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Wreck Diving Training on the Kinghorn January 14, 2009

Posted by Chris Sullivan in Dive Log, Shipwrecks, Training.
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The second pair of dives on the wreck training course were on the Kinghorn. This wreck, just offshore of Rockport, Ontario on the St. Lawrence, is an easy but deep penetration dive. It’s easy because there are several overhead exits in the decaying deck.

We used this entrance to the Kinghorn, which is close to the buoy line. The wheel is apparently not from the wreck, but was placed there later. A nice touch at any rate. Once we’d entered the wreck it was pretty much the same deal as the Gaskin, where we were separated, laid a line from the outside of the wreck to the inside, then reversed direction and navigated out.

One of the things that’s hard to do when you’re practicing laying the line and trying to do it well, is to actually look around you. We tended to do everything too fast, and the dives were over really quickly without seeing anything.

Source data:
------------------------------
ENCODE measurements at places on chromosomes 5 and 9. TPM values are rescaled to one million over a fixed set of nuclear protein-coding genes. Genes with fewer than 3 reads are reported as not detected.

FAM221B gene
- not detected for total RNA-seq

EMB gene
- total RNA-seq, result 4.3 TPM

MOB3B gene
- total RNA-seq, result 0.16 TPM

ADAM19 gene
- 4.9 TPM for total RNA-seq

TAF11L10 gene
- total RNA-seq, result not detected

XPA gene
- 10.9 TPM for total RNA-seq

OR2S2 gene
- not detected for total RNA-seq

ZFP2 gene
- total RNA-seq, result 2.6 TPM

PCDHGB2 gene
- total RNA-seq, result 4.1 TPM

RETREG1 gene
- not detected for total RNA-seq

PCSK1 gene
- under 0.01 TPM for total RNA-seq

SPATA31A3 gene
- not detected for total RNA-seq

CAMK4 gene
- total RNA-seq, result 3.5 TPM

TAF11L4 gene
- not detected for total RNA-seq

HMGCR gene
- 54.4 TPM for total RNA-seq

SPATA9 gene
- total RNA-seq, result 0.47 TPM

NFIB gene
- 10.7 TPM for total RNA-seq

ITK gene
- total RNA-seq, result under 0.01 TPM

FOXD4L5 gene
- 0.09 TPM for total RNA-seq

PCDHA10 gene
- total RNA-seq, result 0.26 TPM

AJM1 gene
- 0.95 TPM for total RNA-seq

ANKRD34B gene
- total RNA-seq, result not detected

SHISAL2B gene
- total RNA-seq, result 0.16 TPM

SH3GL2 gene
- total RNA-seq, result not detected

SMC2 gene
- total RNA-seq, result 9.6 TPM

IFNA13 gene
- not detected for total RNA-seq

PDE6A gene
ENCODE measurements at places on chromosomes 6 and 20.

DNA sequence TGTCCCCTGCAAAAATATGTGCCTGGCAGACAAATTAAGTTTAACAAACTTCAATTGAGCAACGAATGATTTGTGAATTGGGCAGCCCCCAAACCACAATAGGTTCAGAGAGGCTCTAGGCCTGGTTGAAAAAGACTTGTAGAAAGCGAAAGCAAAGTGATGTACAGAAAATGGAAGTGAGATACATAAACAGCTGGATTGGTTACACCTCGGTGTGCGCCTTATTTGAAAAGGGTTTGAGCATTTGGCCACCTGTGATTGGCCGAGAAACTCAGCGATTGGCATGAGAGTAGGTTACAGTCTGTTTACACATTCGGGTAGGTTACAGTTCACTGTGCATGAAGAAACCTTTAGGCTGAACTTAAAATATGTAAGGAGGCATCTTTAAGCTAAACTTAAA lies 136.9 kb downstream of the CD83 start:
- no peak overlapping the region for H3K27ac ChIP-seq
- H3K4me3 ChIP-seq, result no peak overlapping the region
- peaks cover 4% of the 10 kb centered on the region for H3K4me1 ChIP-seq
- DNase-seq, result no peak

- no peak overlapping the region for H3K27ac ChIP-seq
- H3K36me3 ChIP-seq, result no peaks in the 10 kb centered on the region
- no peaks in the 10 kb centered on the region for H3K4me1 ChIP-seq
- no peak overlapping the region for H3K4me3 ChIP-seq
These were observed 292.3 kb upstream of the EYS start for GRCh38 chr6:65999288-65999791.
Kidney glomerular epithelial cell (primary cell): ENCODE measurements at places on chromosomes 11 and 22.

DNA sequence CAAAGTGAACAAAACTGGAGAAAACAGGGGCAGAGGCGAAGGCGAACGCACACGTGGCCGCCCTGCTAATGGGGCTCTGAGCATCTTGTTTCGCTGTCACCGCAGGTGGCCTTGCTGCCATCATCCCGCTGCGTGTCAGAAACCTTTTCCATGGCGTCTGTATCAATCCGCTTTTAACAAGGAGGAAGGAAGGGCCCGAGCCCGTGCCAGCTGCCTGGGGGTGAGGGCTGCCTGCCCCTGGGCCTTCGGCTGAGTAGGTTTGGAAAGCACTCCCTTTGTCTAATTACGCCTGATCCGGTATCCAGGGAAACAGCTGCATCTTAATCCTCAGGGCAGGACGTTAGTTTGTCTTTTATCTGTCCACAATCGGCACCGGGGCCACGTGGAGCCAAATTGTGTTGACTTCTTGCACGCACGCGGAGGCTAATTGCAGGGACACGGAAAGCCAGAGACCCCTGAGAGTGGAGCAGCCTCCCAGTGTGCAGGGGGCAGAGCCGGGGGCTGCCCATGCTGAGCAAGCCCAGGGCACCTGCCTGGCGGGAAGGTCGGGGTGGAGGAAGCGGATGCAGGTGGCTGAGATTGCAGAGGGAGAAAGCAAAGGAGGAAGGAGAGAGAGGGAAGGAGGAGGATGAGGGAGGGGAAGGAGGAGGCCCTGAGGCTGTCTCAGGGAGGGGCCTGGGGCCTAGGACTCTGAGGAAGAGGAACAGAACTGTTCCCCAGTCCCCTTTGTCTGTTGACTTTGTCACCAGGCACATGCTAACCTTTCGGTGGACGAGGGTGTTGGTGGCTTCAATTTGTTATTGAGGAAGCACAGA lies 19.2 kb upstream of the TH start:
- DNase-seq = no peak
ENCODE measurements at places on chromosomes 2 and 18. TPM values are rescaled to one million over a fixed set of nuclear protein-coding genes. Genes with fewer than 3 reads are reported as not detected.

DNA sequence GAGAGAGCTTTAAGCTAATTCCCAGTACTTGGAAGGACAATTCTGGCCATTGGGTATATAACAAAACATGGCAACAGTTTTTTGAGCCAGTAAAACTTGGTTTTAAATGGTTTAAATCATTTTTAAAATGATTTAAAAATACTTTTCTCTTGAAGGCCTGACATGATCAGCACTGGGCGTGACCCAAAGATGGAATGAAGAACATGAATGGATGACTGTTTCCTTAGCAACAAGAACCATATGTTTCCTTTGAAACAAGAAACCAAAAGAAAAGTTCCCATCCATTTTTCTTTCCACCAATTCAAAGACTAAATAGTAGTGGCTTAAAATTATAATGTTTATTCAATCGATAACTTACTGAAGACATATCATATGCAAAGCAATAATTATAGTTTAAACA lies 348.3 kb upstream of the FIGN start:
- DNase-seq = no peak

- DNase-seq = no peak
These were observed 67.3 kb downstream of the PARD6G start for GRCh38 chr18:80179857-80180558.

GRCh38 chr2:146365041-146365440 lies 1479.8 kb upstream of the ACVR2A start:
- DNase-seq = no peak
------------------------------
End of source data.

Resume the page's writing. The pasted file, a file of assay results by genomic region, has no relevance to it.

The main difference between the Kinghorn and the Gaskin from a practical point of view was the increased depth at a maximum of 93′ vs. the 68′ on the first dives, and the black silt in the Kinghorn which made visibility really bad, especially on the second penetration when the instructors purposely stirred up the silt to force us to navigate out with the line, and to give us confidence in doing so.

Once again I was with my RCMP buddy Mike, and the first dive was a quick 17 minutes and the second was 20. We used EAN37 once again which was just inside the the recommended limit of 1.4 PPO2, but only if you do the calculation with fresh water (and have the depth gauge or computer set to fresh water, of course). While the wreck is deeper than the Gaskin, the water temperature was exactly the same at 20C (68F), which is  the beautiful thing about the St. Lawrence. I’ve been as deep as 185′ in the river and the temperature at the bottom is the same as it is near the surface. Mind you, at 20C the 3mm wetsuit and my dry suit hood was just barely enough and it’s a good thing the dives were short.

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